If New Zealand followed the norm and taxed the overseas income of foreign trusts then that might result in the end of the industry, Inland Revenue (IRD) says.
A leak of 11 million documents from Panamanian law firm Mossack Fonseca, revealed how scores of the world's wealthy elite use it to set up tax shelters, including in New Zealand.
While New Zealand-registered foreign trusts offer overseas investors legal and political security, another attraction is laws that make foreign profits tax-free.
Manager of international revenue strategy at IRD John Nash said that was in contrast to most other countries.
He said it was unlikely most of the owners of the nearly 12,000 foreign trusts in New Zealand would stay if those rules changed.
"The attraction I guess for those folks setting up foreign trusts in New Zealand is that by holding the assets offshore, they aren't taxed here.
"If we were to tax them, then maybe there wouldn't be foreign trusts here at all."
The industry is estimated to generate between $25 million and $50 million a year in New Zealand.
Prime Minister John Key has defended claims that New Zealand is a tax haven, saying the country is among the world's best in swapping information about potentially errant taxpayers.
Mr Nash was in no doubt New Zealand was a model global citizen in respect of trusts.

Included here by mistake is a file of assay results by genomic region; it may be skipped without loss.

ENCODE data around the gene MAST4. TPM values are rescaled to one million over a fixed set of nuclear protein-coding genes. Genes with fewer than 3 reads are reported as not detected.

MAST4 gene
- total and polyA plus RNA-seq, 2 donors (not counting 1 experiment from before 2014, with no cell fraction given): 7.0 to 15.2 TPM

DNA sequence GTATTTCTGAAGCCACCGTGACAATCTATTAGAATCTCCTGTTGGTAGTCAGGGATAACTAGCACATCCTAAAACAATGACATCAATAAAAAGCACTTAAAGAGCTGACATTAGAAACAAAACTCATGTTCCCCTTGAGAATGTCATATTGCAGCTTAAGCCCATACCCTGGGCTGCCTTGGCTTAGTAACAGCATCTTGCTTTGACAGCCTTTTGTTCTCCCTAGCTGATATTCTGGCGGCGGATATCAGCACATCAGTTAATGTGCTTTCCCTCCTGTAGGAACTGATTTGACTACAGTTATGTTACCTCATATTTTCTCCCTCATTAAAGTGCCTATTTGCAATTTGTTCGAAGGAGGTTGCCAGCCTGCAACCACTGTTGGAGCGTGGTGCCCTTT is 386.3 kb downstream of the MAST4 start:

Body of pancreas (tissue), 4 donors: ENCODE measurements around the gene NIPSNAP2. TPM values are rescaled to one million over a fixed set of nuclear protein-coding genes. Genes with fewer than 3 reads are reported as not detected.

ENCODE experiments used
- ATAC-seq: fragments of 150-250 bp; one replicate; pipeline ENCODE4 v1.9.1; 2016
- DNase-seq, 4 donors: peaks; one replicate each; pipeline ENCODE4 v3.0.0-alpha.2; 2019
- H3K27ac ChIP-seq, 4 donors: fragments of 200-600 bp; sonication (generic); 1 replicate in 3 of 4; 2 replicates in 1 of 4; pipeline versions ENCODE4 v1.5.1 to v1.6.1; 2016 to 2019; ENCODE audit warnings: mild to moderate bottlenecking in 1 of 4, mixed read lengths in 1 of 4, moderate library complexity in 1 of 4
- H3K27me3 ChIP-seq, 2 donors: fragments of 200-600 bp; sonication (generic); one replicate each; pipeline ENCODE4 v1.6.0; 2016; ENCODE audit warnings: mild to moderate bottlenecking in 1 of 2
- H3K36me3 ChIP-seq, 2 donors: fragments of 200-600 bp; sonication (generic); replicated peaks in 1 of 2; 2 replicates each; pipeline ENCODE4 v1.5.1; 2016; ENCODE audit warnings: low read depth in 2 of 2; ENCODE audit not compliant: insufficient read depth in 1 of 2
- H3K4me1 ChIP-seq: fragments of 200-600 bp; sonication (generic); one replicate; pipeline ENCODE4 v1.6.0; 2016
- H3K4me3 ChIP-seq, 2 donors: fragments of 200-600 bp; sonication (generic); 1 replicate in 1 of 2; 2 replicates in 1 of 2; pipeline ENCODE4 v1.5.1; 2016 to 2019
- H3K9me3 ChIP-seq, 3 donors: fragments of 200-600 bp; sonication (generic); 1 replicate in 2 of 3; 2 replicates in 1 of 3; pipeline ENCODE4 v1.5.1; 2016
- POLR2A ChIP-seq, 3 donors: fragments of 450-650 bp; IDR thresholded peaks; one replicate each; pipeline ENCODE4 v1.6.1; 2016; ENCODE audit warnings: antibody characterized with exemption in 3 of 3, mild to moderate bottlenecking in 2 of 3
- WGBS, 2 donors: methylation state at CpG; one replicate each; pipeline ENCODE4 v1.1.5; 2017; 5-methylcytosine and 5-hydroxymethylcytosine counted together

He said IRD had swapped information with 20 countries involving at least 100 inquiries in the past few years, though he did not know how many of those inquiries involved tax avoidance or money laundering.
"We get on average only a small number [of queries] a year. I can't [identify the illegal trusts]. That's something for the treay partners themselves to determine. We don't necessarily receive that feedback from our treaty partners at the end of the day."
Mr Nash said IRD also continuously audited foreign trusts to ensure they complied with the law.
He said most of the nearly 12,000 had been scrutinised, and few problems had been found.
"We certainly have a strong programme looking at trust and company services providers. And I think the key point is that we do exchange information, we're open to enquiries from our treaty partners and we do satisfy them."
While information on foreign trusts was limited to the name of the trust and the trustee, IRD does have the power to reveal all if need be and pass on to other countries.
Green Party co-leader James Shaw is unconvinced and said Mr Key's reassurances were not good enough.
"What the prime minister didn't say was that the IRD has to first know the name of any trust a possible tax criminal might be using before they can act.
"It's unlikely IRD or any overseas tax officials will have this information except in exceptional circumstances, like the recent leak from Mossack Fonseca."
A professor of tax law at Auckland University Michael Littlewood would also like more information to be publicly available.
Under the IR 607 Foreign trust disclosure form, information about Australians setting up foreign trusts in New Zealand is already automatically sent across the Tasman to the Australian Tax Office.
Professor Littlewood said that could be extended to all countries.
"The appropriate change would be to impose on all New Zealand resident trustees of foreign trusts the same obligation that currently apply in respect of where the settlor is Australian. In other words, adequate disclosure to the New Zealand IRD."
Mr Nash from IRD said that was possible, but no other country had asked for it. He said IRD was still waiting to get information on whether any New Zealanders were involved in the Panama leak.